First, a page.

Fifinella was a female gremlin designed by Walt Disney for a proposed film from Roald Dahl's book The Gremlins. During World War II, the Women Airforce Service Pilots (WASP) asked permission to use the image as their official mascot, and the Disney Company granted them the rights.
The story of Fifinella began in 1942 when Roald Dahl, who had been removed from flying with the RAF due to injury, wrote The Gremlins, a fairy tale about the hazards of combat flying; in this incarnation, the word "fifinella" only refers to female gremlins as opposed to any specific one. Dahl took the name from the great "flying" filly, Fifinella, who won the Epsom Derby and Epsom Oaks in 1916, the year Dahl was born.
Gremlins were imaginary beings endowed with potent magical powers. According to the lore, these mischievous, elf-like creatures were responsible for all kinds of mechanical failures and other problems. They would also be there to tickle the pilots and bombardiers right at the moment they were lined up for a good run, threatening them with last-second errors of judgment. At first, these gremlins were seen as enemy agents, but it was realized that they played their pranks anywhere, anytime, on anyone — regardless of nationality. Although gremlins predated Murphy's Law that "whatever can go wrong, will", they were obviously motivated by the same principles.
The Gremlins is a children's book, written by Roald Dahl. It was published in 1943 by Random House for Walt Disney and serialized in Cosmopolitan. It was Dahl's first children's book, and was written for Walt Disney Productions, as a promotional device for a feature-length animated film that was never made. With Dahl's assistance, a series of gremlin characters was developed, and although pre-production began, the film project was eventually abandoned, in part because the studio could not establish the precise rights of the "gremlin" story, and in part because the British Air Ministry, which was heavily involved in the production because Dahl was on leave from his wartime Washington posting, insisted on final approval of script and production.
The publication of The Gremlins by Random House consisted of a 50,000 run for the U.S. market with Dahl ordering 50 copies for himself as promotional material, handing them out to everyone he knew, including Lord Halifax and First Lady Eleanor Roosevelt, who read the book to her grandchildren. The book was considered an international success with 30,000 more sold in Australia but initial efforts to reprint the book were precluded by a wartime paper shortage. Reviewed in major publications, Dahl was considered a writer-of-note and his appearances in Hollywood to follow up with the film project were met with notices in Hedda Hopper's columns.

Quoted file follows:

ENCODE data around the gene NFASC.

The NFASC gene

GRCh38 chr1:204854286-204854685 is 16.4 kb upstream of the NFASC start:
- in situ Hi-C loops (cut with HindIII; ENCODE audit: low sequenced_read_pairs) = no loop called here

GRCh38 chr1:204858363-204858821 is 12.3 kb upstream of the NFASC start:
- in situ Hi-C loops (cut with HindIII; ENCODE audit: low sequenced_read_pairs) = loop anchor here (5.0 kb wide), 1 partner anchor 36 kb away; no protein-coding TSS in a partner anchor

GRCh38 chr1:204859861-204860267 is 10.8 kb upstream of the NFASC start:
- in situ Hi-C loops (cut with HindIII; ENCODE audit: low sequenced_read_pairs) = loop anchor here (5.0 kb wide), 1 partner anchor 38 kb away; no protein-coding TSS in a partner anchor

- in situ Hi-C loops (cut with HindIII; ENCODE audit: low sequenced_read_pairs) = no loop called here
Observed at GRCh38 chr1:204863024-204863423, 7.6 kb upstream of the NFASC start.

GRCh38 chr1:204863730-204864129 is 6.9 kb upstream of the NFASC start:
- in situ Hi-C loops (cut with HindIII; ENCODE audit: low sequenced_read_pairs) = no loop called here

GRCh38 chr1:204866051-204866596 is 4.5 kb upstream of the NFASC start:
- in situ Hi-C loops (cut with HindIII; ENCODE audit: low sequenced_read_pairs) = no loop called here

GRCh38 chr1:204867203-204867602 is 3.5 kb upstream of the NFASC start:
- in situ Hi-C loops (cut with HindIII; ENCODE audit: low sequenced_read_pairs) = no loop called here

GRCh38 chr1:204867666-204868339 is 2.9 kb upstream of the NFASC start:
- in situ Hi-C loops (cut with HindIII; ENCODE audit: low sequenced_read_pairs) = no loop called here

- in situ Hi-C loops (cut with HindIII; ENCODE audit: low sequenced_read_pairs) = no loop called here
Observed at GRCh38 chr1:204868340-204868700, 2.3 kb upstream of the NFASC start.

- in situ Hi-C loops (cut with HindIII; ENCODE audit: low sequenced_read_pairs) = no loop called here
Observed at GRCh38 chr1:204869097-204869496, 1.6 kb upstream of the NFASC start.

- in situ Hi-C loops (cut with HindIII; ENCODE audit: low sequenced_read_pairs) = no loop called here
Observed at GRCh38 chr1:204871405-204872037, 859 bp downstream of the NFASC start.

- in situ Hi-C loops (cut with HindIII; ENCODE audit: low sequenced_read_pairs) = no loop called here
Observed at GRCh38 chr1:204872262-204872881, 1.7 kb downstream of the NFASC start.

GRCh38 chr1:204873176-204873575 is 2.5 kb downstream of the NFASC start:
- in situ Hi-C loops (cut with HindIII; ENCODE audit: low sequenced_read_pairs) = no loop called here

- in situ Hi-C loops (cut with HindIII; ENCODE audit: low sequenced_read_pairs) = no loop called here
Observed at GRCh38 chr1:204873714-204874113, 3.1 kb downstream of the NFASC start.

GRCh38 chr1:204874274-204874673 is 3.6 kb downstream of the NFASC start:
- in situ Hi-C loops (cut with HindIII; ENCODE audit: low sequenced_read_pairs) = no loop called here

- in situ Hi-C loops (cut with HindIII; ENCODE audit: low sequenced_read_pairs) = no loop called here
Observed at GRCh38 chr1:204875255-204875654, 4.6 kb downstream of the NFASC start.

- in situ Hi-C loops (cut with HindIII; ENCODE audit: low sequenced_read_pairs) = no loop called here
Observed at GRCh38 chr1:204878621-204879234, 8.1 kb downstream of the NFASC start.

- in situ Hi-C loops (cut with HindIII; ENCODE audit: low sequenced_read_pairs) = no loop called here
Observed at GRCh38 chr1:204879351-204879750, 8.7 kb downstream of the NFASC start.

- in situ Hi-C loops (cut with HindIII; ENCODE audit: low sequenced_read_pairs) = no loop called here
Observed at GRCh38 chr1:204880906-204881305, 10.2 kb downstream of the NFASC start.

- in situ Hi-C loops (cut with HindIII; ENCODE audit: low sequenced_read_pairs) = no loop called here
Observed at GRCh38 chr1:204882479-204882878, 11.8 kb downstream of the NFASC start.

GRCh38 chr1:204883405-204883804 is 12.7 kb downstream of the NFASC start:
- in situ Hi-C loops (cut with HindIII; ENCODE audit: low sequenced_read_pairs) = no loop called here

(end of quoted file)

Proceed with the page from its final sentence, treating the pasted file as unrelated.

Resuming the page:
Facing copyright problems and realizing that the Air Ministry's "Clause 12" in the original film contract would restrict the studio, Walt Disney, who had a personal interest in The Gremlins, reluctantly began to "wind down" the project. By August 1943, Disney had even reconsidered an animated "short" based on The Gremlins and indicated to Dahl by correspondence that further work would not continue. After a year of story conferences and related research, Dahl realized that his book would be the only tangible product emanating from the aborted film.
The original design had the small winged figure coming in for a landing with a red circle in the background; she is portrayed with horns, a yellow flight cap, a red top, yellow slacks, long black gloves, red high-top boots, and goggles. The WASPs, however, rather than having the figure in a landing pose, added a large bomb astride which the figure sat. They dressed her in a red coat and purple trousers and added a dark blue circle for extra impact. Still, there were many custom patches made, so form and color varied from patch to patch.
Dahl's gremlins were subsequently used by Warner Bros. in several World War II cartoons, some involving Bugs Bunny and another called Russian Rhapsody, which featured scores of Russian-accented "Gremlins from the Kremlin" attacking an aircraft piloted by Adolf Hitler.
Fifinella put in appearances on WASP flight jackets and in many variations on the noses of bombers. One B-17G Flying Fortress, Fifinella (Serial #42-107030) of the 91st Bomb Group, was named after her. Fifinella was lost on August 13, 1944 on a bombing raid at Le Manoir, France. During the Korean War there was also a B-29 Superfortress (Serial #42-6569) of the 19th Bomb Group named Fifinella.